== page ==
I’m teaching my class on how to break the rules on Saturday, May 25th. Rules can put fiction in a box; let’s talk about ways to explode out of it.
There’s an old adage: Learn the rules before you break them.
I grew up with that rule. I learned it for the first time in an art class when I was probably still in single age digits. My art teacher painted abstracts, but her classes were aimed at giving children a strong grounding in composition and sketching. Why? Because we needed to know the rules before we went searching for our own styles of breaking them.
I like this rule. It’s a good rule. It’s generally useful.
And you should feel free to break it.
The thing is: if you insist that everyone know the rules before breaking them, you end up smothering a lot of innovation. Not all innovation! Many people are quite capable of learning rules and then doing completely strange and new things afterward.
But remember people like the outsider artists. The ones who, knowing nothing about what’s going on in the broader conversation of their art, pursue (usually) obsessive projects with their own ideas and aesthetics they’ve grown from the ground up.
Their stuff is weird and often unsettling and I think we would be poorer without it.
I also see plenty of students and young or new writers breaking rules without seeming to realize that’s what they’re doing, or what the rule is they’re breaking, or why it’s there. Usually, that fails. Think about evolution — most significant mutations aren’t beneficial, and may even be fatal. But every once in a while, one is amazing.
I’m not sure if Lily Yu knew all the rules when she wrote “The Cartographer Wasps and the Anarchist Bees” but it’s an absolutely amazing story that breaks a ridiculous number of rules. It’s beautiful, and it’s stirring, and it’s unique. It’s one of the best stories in the past decade. It established Lily as a passionate, brilliant writer all in a single swoop. Do you know how unusual that is? (You probably do!) It’s not uncommon for people to become lightning strikes with a single novel–but for a single short story to provide that much light and electricity? Totally shocking. A wonderful black swan.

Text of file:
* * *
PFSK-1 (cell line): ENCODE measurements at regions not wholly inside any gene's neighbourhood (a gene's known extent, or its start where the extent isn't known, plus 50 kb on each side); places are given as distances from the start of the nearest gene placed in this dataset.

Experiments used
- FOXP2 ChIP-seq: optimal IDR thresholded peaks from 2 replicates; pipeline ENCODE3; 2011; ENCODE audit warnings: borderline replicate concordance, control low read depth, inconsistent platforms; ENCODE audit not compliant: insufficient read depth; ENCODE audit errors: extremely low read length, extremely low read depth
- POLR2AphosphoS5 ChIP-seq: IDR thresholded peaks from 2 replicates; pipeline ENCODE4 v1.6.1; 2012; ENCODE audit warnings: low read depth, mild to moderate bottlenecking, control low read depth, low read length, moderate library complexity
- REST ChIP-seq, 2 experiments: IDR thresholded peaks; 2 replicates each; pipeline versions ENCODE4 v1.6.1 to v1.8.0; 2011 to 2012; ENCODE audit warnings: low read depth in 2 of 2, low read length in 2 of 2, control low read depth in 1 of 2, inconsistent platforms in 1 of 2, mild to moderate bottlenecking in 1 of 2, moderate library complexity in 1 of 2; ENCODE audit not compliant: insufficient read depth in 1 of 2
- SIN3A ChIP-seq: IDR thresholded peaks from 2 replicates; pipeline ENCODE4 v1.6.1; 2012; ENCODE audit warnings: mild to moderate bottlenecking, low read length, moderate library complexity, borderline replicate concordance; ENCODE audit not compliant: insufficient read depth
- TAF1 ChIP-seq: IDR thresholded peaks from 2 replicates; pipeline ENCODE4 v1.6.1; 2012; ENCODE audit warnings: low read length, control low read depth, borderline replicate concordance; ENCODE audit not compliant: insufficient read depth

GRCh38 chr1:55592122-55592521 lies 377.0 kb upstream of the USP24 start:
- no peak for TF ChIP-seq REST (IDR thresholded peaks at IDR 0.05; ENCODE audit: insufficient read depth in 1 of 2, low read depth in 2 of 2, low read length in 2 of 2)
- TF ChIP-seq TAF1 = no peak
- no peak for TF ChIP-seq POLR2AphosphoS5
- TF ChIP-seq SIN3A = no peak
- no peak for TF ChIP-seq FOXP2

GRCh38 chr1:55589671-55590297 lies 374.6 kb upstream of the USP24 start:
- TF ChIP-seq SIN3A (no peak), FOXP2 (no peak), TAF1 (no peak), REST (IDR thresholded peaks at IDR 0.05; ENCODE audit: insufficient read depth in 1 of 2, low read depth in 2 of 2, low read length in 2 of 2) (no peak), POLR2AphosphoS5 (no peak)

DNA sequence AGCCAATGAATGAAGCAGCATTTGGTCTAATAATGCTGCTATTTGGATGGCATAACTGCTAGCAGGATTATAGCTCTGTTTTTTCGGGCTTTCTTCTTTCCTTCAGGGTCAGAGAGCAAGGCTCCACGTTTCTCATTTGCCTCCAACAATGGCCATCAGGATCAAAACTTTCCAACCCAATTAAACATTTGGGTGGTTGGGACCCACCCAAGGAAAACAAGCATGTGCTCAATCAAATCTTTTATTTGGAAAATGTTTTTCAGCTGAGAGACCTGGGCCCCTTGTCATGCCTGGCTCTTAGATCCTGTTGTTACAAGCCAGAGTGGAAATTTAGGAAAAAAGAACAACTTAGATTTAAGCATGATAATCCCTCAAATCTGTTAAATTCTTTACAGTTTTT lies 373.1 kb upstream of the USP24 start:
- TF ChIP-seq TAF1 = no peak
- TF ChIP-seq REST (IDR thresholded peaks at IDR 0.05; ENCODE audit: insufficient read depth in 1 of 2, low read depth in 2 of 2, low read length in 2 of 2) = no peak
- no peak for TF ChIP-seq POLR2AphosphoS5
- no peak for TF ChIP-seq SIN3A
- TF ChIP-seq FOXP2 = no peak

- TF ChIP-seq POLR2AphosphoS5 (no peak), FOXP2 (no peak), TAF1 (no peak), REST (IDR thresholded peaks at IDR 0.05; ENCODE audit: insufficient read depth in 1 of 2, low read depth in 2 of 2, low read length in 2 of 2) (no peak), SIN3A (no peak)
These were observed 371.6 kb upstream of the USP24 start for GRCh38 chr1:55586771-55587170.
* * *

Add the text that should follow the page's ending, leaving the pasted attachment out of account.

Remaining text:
While I was still trying to learn the rules as fast and as well as I could, there was often a freedom to my writing which is much more restricted now. Now, when I’m writing, and I’m trying to figure out to do, I can list the traditional options, I can elucidate the rules governing the situation, and why they work, and the usual ways of breaking them–and the consequences thereof. I pick the one that makes most sense for me. All very tidy.
Before, I had to grab at something uncertain. Maybe it was the right tool for the job–the one I’d use now–or maybe it wasn’t. Sometimes when you write with the wrong tools, you find that you’ve made something beautifully unexpected, something you couldn’t even have predicted in yourself. Things you don’t intend can evolve into wildness, into tangles, into novelty.
If you watch reality shows, think about the unconventional materials challenges. Clothing designs made out of candy, or seatbelts, are often the best outfits of the season. The hairdressers, assigned to use hedge clippers, figure out ways to work around it.
There’s always someone complaining that it’s unreasonable to be expected to make a dress out of candy. At home, they know the rules. If they want to make a dress, they’re going to use the right material. It’s flowing so it will be jersey, or it needs the nap of velvet, or the shine of silk.
Sometimes when the rules aren’t yet deep down in your body, when you don’t know that you should search the fabric store for the shiniest silk — sometimes, you grab the cellophane instead.
And most of the time it’s going to be awkward and unattractive.
And sometimes, you’re going to make a cellophane dress that will dazzle the runway.
Writers who know all the rules might still choose to make a cellophane dress. If they’re very good at this sort of thing, it might still have the sense of unexpected freedom as the dress made by the person who ended up with cellophane because they didn’t understand fabric yet. But ultimately, the art of someone fumbling to explore, and the art of someone aiming at their goals with precision, don’t usually look the same.
I want dresses made of cellophane. I want Lily Yu to take my breath away with possibilities I hadn’t imagined. I also want to read the older Lily, too, the one who writes now with a sharper breadth of knowledge–because she’s amazing. But I wouldn’t trade away her earlier stories.
So, it’s useful to know the rules before you break them. It’s a good guideline. But sometimes, by breaking the rule you didn’t even know was there, by wandering the path less traveled by, you can find something astonishing.
(Here, again, is the link to my class: www.kittywumpus.net/blog/breaking-the-rules-with-rachel-swirsky/)